Perhaps President Biden should have asked Xi Jinping, the president of the People’s Republic of China, when they held their recent summit. Back in August 2011, when then-Vice President Biden made a visit to the PRC, entities in that Communist country were the largest foreign holders of U.S. government debt — owning $1.2785 trillion in U.S. debt securities.

Entities in Japan were the second-largest holders, owning $906.7 billion is U.S. debt.

As this column has noted before, Xi Jinping, who was then vice president of the PRC, made a joint appearance with Biden at that 2011 meeting. Xi told the world then that Biden had talked to him about the U.S. government cutting its deficit and dealing with its “debt problem.”

“Yesterday in my discussion with Vice President Biden, he briefed me about efforts of the U.S. government in spurring growth and jobs, cutting the budget deficit, properly handling the debt problem, and preserving the confidence of global investors,” Xi said, according to a transcript posted by the White House.

When Biden made another joint appearance that day with then-Chinese Premier Wen Jiabao, Biden, as this column has noted, thanked this communist leader for China’s help in funding the federal debt of the United States.

“We appreciate and welcome your concluding that the United States is such a safe haven because we appreciate your investment in U.S. treasuries,” Biden told Wen. “And very sincerely, I want to make clear that you have nothing to worry about in terms of their—their viability.”

Since then, according to Treasury Department data, China’s holdings of U.S. Treasury securities have dropped from $1.2785 trillion to $778.1 billion (as of this September). That’s a 39.1 percent decline.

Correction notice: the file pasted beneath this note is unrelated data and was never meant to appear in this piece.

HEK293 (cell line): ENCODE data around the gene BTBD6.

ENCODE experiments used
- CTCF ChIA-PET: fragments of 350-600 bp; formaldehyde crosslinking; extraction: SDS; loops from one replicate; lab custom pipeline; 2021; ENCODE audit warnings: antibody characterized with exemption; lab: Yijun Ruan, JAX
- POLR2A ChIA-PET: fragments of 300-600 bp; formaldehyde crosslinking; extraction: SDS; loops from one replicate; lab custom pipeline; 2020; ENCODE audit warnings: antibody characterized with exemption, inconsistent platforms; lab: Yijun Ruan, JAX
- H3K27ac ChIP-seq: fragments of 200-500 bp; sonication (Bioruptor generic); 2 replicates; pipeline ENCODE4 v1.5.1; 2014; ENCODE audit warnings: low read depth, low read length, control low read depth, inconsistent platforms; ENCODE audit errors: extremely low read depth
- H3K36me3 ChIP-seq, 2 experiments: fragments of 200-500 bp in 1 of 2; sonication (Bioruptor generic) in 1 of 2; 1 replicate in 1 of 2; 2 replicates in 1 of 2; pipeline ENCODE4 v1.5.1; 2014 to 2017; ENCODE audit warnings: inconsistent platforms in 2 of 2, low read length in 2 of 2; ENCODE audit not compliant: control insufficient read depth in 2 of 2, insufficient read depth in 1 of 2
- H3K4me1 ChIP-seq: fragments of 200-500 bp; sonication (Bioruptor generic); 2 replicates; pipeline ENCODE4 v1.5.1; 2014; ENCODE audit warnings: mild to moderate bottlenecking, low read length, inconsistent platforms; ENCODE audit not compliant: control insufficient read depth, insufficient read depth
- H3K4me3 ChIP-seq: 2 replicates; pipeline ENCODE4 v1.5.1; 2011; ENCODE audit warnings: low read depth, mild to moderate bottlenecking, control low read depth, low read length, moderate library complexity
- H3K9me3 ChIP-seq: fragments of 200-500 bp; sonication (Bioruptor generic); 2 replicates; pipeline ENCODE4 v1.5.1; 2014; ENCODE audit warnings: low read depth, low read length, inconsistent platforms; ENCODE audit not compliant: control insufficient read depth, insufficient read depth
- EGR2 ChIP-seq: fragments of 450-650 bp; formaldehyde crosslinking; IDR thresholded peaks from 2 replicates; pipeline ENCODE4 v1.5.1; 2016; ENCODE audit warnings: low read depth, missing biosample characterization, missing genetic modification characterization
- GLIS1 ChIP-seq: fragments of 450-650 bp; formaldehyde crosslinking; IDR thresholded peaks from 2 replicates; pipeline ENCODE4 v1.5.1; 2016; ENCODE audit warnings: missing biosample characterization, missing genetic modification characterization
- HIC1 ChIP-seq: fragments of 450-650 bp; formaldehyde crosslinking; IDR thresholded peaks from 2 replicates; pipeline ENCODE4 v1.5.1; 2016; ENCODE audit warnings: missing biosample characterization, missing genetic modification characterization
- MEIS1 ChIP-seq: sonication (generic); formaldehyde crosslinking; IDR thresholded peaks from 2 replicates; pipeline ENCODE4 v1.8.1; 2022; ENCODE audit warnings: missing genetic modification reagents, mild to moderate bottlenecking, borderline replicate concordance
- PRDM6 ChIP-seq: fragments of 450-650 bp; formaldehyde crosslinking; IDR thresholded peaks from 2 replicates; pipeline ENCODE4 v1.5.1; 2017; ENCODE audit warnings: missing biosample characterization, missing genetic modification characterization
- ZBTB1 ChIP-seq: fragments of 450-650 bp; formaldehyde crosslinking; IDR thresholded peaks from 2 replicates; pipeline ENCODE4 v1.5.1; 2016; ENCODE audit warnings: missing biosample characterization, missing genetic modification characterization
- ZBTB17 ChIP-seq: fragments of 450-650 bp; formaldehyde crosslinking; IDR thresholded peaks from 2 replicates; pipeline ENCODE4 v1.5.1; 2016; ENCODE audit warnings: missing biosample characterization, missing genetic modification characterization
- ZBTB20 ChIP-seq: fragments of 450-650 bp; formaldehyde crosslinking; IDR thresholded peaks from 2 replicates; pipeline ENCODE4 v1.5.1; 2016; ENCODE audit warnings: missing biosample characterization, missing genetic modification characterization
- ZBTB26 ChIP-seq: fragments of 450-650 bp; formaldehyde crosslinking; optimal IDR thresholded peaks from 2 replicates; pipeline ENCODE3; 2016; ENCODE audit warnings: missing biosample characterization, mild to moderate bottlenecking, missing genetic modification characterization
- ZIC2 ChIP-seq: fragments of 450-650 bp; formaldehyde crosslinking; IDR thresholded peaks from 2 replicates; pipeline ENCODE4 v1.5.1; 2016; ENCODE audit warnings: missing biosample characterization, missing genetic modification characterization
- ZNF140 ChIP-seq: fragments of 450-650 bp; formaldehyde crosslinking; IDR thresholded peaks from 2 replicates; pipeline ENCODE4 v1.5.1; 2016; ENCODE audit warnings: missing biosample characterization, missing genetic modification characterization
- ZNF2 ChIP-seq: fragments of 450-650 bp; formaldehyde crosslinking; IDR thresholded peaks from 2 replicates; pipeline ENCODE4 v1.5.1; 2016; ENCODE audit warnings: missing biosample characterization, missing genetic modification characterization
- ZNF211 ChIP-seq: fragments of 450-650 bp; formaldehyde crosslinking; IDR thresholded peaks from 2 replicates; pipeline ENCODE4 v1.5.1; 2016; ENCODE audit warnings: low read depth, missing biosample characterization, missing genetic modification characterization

In June, the Congressional Budget Office published its 2023 “Long Term Budget Outlook.” This report warned that the federal government could be headed toward a “fiscal crisis.” 

“If federal debt continued to rise in relation to GDP at the pace that CBO projects it would under current law, it would have far-reaching implications for the fiscal and economic outlook,” said the report.

“There would be an elevated risk of a fiscal crisis—that is, a situation in which investors lose confidence in the U.S. government’s ability to service and repay its debt, causing interest rates to increase abruptly, inflation to spiral upward, or other disruptions to occur,” said CBO. (RELATED: TERENCE P. JEFFREY: When Yale Crushed Notre Dame — In Football)

“The United States’ fiscal position would be more vulnerable to an increase in interest rates,” CBO said, “because the higher debt is, the more an increase in interest rates raises debt-service costs.”

Back in May, as this column has noted before, then-Speaker Kevin McCarthy made a deal with President Biden to pass the ironically named “Fiscal Responsibility Act.” It suspended the federal debt limit until Jan. 1, 2025 — putting it past the 2024 election.

They presumably hoped to prevent the debt from becoming an issue before that election.

Speaker Johnson needs to resume the fight now to advance his principle that Congress has “a moral and constitutional duty” to “bring spending under control” and “balance the federal budget.”

Terence P. Jeffrey is investigative editor for the Daily Caller News Foundation.

The views and opinions expressed in this commentary are those of the author and do not reflect the official position of the Daily Caller News Foundation.